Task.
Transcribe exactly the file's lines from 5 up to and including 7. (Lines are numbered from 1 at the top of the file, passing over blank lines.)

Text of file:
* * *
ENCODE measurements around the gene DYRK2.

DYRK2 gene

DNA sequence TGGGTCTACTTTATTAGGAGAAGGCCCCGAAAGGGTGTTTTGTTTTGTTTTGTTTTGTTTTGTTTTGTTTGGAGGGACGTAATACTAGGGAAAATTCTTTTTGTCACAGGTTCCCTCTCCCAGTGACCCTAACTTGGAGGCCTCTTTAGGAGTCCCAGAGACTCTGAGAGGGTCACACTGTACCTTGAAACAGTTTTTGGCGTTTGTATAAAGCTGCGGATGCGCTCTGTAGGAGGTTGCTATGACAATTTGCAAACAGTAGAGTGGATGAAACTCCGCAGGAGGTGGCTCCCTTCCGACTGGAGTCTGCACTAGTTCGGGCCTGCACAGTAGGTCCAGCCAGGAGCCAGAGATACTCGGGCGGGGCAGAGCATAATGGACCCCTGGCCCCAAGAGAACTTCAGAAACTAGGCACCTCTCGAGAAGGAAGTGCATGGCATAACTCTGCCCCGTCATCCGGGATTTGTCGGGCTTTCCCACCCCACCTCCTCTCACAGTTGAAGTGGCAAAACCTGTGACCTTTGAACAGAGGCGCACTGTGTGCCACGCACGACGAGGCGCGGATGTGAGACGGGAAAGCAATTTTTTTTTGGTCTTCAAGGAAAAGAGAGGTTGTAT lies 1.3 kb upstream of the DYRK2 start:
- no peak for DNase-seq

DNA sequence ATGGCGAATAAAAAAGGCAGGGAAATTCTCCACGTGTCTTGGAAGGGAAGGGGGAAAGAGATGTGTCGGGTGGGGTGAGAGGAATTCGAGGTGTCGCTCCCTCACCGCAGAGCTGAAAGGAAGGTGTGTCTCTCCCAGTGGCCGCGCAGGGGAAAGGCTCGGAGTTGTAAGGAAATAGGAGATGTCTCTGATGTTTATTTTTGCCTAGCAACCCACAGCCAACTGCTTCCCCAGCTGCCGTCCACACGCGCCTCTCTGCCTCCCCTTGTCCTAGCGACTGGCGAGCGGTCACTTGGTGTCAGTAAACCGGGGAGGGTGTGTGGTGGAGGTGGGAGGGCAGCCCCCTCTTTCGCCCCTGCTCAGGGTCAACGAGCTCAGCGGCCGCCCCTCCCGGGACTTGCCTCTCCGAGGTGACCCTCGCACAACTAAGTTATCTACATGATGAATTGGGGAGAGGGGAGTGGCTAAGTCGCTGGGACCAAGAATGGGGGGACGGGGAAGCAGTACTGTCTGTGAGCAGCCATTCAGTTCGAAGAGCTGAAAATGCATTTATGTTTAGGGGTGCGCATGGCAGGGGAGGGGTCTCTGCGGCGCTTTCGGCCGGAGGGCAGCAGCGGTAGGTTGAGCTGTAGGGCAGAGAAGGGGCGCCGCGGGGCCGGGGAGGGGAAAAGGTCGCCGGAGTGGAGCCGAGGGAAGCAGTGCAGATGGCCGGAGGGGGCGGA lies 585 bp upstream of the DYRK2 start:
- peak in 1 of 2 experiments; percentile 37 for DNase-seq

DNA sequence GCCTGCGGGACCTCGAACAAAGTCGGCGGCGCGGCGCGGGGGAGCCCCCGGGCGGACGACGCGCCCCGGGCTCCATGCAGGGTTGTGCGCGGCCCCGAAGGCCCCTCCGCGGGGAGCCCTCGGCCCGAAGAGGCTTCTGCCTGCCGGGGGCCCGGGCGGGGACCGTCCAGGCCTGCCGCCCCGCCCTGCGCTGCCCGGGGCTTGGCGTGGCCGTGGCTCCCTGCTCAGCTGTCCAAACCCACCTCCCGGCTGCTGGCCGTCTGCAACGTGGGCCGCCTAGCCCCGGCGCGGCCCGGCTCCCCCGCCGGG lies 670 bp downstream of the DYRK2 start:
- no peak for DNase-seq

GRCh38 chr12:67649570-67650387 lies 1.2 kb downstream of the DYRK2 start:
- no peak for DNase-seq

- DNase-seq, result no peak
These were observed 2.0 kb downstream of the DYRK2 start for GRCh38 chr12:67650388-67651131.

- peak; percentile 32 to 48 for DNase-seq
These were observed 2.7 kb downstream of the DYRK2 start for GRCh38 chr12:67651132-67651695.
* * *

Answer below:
DNA sequence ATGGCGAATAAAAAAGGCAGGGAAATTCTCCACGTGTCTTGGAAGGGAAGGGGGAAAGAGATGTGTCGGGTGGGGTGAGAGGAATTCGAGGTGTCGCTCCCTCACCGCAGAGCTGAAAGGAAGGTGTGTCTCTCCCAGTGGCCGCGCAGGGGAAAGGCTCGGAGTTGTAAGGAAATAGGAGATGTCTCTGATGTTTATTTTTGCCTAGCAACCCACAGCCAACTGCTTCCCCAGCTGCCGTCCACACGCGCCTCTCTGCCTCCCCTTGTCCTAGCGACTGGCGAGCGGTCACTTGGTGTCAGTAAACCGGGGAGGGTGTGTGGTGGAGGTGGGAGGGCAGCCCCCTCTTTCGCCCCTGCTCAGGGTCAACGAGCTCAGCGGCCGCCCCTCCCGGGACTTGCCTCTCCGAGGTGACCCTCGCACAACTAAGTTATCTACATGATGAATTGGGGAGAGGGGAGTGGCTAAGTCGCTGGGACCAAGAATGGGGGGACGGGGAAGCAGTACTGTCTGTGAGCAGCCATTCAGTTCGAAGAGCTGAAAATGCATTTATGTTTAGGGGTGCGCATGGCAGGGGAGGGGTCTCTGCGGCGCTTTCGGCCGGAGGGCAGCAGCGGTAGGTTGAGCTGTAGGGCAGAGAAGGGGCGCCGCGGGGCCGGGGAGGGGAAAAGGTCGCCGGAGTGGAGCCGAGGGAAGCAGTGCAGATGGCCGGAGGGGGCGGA lies 585 bp upstream of the DYRK2 start:
- peak in 1 of 2 experiments; percentile 37 for DNase-seq

DNA sequence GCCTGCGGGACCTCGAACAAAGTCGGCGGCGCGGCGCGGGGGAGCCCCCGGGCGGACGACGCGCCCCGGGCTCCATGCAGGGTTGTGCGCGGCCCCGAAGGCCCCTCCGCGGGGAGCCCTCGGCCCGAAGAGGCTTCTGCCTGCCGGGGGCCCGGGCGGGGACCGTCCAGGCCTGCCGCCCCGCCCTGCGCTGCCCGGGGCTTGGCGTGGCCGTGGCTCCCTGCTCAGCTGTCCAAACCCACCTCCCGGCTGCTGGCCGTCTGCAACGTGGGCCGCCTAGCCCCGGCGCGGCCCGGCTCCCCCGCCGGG lies 670 bp downstream of the DYRK2 start: